Tuti Tukaokao (1929-2001)
Master Carver Tuti Tukaokao (1929-2001) left a significant legacy and cultural contribution in his work which can be seen throughout Tauranga and the Western Bay.
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Tuti Tukaokao (also known as Tony Tukaokao) was born in Tauranga on 29 September 1929. Raised by his grandparents in Judea he belonged to the iwi of Ngati Ranginui and Te Arawa, but his main hapu links were with Ngaitamarawaho of Judea and Ngati Hangarau of Bethlehem.
He went to Otumoetai Primary School then transferred to Bethlehem Native School when it opened. Tukaokao started whittling wood as a child and later worked under master carvers on meeting houses which included Judea, Hairini, Te Takinga, Moko and Bethlehem.
In 1966 Tukaokao and John Taiapa were appointed as the foundation carvers for the New Zealand Maori Arts and Crafts Institute in Rotorua, a place where Tukaokao was to spend the next 22 years instructing others in the art of carving.
During his lifetime he contributed to the carving of 26 meeting houses, four waka taua (war canoes) and numerous commissioned carvings which now adorn civic and educational facilities both in New Zealand and internationally.
Tauranga's magnificent waka, Te Awanui, is held under cover on The Strand in Tauranga. Te Awanui is the original name of Tauranga Harbour. The waka was carved from a 300-year-old Kauri tree by Tukaokao in 1972 after a request by the City to the Maori Cultural and Promotional Committee. It was agreed that Tauranga Moana should have its own ceremonial waka to use on special occasions when celebrating the history of Tauranga.
Tukaokao came out of retirement to supervise the carving of an 11-metre waka from hinuera stone for the entrance to Otumoetai School.
The week prior to Tukaokao's death he was convicted in the Rotorua High Court on charges of rape and indecent assault, for which he received a five-and-a-half year jail sentence. Justice Priestley said that 'the offending represented a huge loss of mana for Tukaokao'. It was unfortunate for his victims that he was to die just a week later.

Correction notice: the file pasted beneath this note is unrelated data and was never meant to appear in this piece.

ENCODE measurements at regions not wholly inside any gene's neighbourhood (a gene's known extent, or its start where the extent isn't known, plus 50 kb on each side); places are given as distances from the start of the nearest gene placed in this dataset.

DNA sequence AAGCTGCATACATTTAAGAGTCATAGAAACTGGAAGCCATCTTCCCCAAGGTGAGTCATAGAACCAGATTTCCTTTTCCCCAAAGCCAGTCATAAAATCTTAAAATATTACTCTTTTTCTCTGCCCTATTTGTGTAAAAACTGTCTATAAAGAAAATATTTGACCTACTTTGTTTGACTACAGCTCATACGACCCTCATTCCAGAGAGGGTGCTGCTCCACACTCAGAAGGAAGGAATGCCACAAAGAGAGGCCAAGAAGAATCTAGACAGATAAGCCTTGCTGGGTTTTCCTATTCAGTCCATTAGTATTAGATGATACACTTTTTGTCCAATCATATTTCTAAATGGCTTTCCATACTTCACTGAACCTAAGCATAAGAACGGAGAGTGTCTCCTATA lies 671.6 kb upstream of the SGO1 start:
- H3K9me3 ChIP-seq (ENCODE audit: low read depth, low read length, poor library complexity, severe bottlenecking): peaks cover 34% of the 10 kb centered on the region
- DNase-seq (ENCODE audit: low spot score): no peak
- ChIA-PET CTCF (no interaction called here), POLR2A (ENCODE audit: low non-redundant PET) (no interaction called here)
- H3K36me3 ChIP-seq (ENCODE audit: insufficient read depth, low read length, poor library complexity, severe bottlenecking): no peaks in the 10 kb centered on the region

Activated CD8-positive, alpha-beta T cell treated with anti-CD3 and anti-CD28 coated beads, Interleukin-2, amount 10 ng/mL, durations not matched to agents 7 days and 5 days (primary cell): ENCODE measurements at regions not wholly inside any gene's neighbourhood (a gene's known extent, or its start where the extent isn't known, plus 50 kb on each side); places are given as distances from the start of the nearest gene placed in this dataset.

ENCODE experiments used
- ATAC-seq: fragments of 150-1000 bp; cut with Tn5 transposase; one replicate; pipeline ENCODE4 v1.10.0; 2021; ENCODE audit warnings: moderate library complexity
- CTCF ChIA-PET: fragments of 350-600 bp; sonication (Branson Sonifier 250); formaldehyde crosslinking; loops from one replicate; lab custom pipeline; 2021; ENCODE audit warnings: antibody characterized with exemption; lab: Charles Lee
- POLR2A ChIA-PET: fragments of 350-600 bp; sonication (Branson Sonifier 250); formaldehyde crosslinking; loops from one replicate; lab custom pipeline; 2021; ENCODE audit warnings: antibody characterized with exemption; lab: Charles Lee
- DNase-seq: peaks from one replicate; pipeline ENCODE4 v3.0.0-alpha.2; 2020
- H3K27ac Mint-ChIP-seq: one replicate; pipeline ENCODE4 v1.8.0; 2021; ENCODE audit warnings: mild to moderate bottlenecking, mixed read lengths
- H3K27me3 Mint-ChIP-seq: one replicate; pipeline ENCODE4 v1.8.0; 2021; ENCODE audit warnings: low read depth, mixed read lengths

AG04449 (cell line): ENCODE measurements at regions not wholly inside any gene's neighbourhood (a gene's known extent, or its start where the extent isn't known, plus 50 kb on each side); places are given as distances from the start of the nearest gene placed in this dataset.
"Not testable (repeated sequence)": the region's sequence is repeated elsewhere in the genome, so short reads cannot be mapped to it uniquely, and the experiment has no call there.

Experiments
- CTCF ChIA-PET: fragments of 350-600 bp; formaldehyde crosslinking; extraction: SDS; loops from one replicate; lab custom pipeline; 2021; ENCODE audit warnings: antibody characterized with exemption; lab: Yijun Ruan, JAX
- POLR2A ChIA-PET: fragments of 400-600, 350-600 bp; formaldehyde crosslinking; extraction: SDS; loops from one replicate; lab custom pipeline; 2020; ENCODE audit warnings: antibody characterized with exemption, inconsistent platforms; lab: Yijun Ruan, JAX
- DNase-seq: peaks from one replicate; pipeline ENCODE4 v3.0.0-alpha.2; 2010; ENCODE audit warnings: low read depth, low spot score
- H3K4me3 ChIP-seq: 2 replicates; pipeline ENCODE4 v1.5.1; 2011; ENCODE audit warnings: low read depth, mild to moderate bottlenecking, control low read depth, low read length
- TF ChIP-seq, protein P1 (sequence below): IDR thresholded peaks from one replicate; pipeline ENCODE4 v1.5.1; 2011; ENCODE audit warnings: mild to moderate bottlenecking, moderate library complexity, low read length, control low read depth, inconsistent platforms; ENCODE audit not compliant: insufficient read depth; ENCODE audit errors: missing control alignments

Knowing he was terminally ill, Tukaokao had carved his own casket in early 2001. He died of colon cancer on 6 June 2001 (reg. 2001/12043). His body lay in state on the Judea marae of Ngaitamarawaho in the Tamateapokaiwhenua meeting house; the house which he, as a promising young carver aged 19, was invited to help carve in the 1950s.
Works: (list under construction)
1950s: Learned carving skills whilst helping on Tamatea Pokai Whenua at Huria Marae in Tauranga (opened May 1956).
1963: Polynesian Cultural Centre project, Temple View, Hamilton.
1972: Te Awanui
waka carved from a 300-year-old Kauri tree.
1974: The Legend of Taiwhanake - Tauranga City Council.
1980s: Te Ika-a-Maui mural - Park Heritage Hotel, Rotorua.
1981: Maui Taming the Sun mural - McDonalds, Rotorua.
1981: The Eruption of Mount Tarawera - McDonalds, Rotorua.
1981: Koruru, Wheku and Manaia mural - McDonalds, Rotorua.
?: 11-metre waka from hinuera stone for the entrance to Otumoetai School.
1994: Fish Hook - stone - 950 x 600 x 350mm.
1995: Tangaroa - stone - 460 x 200 x 120mm.
1996: Te Matau a Maui - stone.
2000: Bay of Plenty Polytechnic stainless steel sculpture representing the three kete of knowledge.
by Debbie McCauley (2013).
Bay of Plenty Times (9 November 2000).
Bay of Plenty Times (21 February 2001).
Births, Deaths and Marriages Online (New Zealand).
Mataora The Living Face: Contemporary Maori Artists (2005) by
New Zealand Herald (1 June 2001).
New Zealand Herald (7 June 2001).
The Carver and the Artist: Maori Art in the Twentieth Century (2008) by Damian Skinner.
How to cite this page: McCauley, Debbie (2013). Tuti Tukaokao (1929-2001). Retrieved from http://tauranga.kete.net.nz/tauranga_artists/topics/show/1588 (Tauranga Memories, last updated: *insert date*). In-text citation: (McCauley, 2013)
This page archived at Perma CC in November of 2016: https://perma.cc/2X79-X5XY
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